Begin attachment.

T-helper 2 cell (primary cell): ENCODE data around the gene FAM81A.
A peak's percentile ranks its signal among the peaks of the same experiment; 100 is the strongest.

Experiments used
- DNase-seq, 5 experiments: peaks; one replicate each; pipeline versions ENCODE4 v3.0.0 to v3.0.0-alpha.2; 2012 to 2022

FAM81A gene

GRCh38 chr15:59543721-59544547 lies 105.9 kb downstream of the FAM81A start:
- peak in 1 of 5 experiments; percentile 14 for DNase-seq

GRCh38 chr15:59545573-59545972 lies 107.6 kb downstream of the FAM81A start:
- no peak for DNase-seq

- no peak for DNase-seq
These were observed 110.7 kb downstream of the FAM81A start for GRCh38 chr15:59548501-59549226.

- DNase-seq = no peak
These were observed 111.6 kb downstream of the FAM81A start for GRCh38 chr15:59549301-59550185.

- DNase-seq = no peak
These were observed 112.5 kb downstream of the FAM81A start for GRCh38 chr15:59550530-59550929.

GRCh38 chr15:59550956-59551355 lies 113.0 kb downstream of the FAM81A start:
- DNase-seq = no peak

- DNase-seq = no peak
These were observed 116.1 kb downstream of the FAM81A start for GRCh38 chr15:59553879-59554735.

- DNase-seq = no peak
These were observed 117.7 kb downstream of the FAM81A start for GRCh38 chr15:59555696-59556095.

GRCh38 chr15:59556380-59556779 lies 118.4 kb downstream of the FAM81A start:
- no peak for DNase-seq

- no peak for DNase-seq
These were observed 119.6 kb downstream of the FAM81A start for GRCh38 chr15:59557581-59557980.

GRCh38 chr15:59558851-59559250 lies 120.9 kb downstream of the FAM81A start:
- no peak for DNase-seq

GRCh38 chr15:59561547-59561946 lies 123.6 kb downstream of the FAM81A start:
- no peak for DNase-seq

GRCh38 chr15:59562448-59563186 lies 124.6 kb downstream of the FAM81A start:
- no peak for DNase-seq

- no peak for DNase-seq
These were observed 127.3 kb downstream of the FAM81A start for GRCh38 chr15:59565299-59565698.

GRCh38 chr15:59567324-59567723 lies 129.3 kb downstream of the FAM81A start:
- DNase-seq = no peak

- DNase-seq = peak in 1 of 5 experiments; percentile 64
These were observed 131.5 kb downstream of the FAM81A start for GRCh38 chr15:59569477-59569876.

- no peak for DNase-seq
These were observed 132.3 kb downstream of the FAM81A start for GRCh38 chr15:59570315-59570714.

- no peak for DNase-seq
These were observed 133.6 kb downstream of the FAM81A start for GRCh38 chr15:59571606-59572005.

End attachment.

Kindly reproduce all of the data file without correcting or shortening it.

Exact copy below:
T-helper 2 cell (primary cell): ENCODE data around the gene FAM81A.
A peak's percentile ranks its signal among the peaks of the same experiment; 100 is the strongest.

Experiments used
- DNase-seq, 5 experiments: peaks; one replicate each; pipeline versions ENCODE4 v3.0.0 to v3.0.0-alpha.2; 2012 to 2022

FAM81A gene

GRCh38 chr15:59543721-59544547 lies 105.9 kb downstream of the FAM81A start:
- peak in 1 of 5 experiments; percentile 14 for DNase-seq

GRCh38 chr15:59545573-59545972 lies 107.6 kb downstream of the FAM81A start:
- no peak for DNase-seq

- no peak for DNase-seq
These were observed 110.7 kb downstream of the FAM81A start for GRCh38 chr15:59548501-59549226.

- DNase-seq = no peak
These were observed 111.6 kb downstream of the FAM81A start for GRCh38 chr15:59549301-59550185.

- DNase-seq = no peak
These were observed 112.5 kb downstream of the FAM81A start for GRCh38 chr15:59550530-59550929.

GRCh38 chr15:59550956-59551355 lies 113.0 kb downstream of the FAM81A start:
- DNase-seq = no peak

- DNase-seq = no peak
These were observed 116.1 kb downstream of the FAM81A start for GRCh38 chr15:59553879-59554735.

- DNase-seq = no peak
These were observed 117.7 kb downstream of the FAM81A start for GRCh38 chr15:59555696-59556095.

GRCh38 chr15:59556380-59556779 lies 118.4 kb downstream of the FAM81A start:
- no peak for DNase-seq

- no peak for DNase-seq
These were observed 119.6 kb downstream of the FAM81A start for GRCh38 chr15:59557581-59557980.

GRCh38 chr15:59558851-59559250 lies 120.9 kb downstream of the FAM81A start:
- no peak for DNase-seq

GRCh38 chr15:59561547-59561946 lies 123.6 kb downstream of the FAM81A start:
- no peak for DNase-seq

GRCh38 chr15:59562448-59563186 lies 124.6 kb downstream of the FAM81A start:
- no peak for DNase-seq

- no peak for DNase-seq
These were observed 127.3 kb downstream of the FAM81A start for GRCh38 chr15:59565299-59565698.

GRCh38 chr15:59567324-59567723 lies 129.3 kb downstream of the FAM81A start:
- DNase-seq = no peak

- DNase-seq = peak in 1 of 5 experiments; percentile 64
These were observed 131.5 kb downstream of the FAM81A start for GRCh38 chr15:59569477-59569876.

- no peak for DNase-seq
These were observed 132.3 kb downstream of the FAM81A start for GRCh38 chr15:59570315-59570714.

- no peak for DNase-seq
These were observed 133.6 kb downstream of the FAM81A start for GRCh38 chr15:59571606-59572005.